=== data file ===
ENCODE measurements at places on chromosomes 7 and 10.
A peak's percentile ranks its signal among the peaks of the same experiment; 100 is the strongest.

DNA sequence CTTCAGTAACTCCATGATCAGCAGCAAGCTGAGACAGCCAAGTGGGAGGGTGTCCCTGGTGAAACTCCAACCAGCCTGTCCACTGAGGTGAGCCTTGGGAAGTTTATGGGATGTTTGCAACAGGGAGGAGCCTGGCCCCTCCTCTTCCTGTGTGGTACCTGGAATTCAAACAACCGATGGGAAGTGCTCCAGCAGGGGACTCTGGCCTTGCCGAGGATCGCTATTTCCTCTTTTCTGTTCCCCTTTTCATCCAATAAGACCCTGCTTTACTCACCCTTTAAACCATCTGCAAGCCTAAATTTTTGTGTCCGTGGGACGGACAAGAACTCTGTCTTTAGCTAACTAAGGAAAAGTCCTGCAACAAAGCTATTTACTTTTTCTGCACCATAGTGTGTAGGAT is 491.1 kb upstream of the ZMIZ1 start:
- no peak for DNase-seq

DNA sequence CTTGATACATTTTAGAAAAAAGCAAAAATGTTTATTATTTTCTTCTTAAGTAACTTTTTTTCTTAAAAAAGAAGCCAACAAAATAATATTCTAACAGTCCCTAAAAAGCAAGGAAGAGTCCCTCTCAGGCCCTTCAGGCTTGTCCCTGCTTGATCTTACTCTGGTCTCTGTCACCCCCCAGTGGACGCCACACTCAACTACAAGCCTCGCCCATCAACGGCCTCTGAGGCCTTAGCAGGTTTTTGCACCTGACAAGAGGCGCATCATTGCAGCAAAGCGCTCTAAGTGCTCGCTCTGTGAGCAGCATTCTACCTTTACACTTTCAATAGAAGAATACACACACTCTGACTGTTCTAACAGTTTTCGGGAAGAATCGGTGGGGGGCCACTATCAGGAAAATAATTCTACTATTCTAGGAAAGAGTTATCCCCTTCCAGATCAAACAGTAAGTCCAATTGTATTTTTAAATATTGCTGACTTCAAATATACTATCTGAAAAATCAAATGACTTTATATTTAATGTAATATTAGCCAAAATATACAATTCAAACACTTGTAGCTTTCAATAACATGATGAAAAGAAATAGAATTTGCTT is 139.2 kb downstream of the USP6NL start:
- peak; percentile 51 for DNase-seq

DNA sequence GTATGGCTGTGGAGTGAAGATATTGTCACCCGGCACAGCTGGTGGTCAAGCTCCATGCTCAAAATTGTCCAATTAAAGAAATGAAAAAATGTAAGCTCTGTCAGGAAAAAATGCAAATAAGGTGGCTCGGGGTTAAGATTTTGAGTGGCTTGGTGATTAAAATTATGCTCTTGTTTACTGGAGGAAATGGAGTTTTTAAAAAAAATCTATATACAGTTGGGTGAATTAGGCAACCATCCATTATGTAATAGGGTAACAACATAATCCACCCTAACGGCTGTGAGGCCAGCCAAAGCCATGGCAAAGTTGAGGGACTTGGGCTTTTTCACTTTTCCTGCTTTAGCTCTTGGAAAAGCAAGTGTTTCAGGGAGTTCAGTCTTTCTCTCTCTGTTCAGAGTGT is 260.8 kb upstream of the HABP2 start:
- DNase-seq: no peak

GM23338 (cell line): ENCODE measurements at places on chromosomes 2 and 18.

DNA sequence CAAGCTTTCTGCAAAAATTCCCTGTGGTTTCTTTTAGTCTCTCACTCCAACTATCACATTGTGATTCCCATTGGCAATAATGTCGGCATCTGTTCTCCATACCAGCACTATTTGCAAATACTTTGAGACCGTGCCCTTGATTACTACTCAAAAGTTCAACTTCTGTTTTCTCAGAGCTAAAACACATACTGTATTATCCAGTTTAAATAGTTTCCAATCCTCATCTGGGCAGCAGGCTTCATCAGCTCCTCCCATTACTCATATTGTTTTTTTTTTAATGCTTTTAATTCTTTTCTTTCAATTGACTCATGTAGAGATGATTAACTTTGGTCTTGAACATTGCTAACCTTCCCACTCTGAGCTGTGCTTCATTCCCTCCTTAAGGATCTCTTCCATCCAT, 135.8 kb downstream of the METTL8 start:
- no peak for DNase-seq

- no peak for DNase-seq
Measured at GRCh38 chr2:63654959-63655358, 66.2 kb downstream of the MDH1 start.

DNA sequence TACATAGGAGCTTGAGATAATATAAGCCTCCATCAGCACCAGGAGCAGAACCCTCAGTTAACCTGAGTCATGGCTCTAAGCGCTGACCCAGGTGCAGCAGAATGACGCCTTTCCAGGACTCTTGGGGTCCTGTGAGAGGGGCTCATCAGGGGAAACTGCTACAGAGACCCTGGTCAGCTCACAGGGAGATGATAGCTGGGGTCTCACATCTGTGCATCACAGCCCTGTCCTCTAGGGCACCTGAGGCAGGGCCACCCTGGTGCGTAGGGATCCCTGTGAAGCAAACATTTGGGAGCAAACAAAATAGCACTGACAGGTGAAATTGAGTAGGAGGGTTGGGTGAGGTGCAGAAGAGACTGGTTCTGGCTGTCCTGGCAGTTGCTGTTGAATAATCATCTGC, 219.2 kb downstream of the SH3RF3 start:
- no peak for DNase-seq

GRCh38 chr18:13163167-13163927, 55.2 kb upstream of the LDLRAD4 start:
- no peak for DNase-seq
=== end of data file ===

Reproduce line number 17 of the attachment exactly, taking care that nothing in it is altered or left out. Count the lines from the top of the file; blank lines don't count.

- no peak for DNase-seq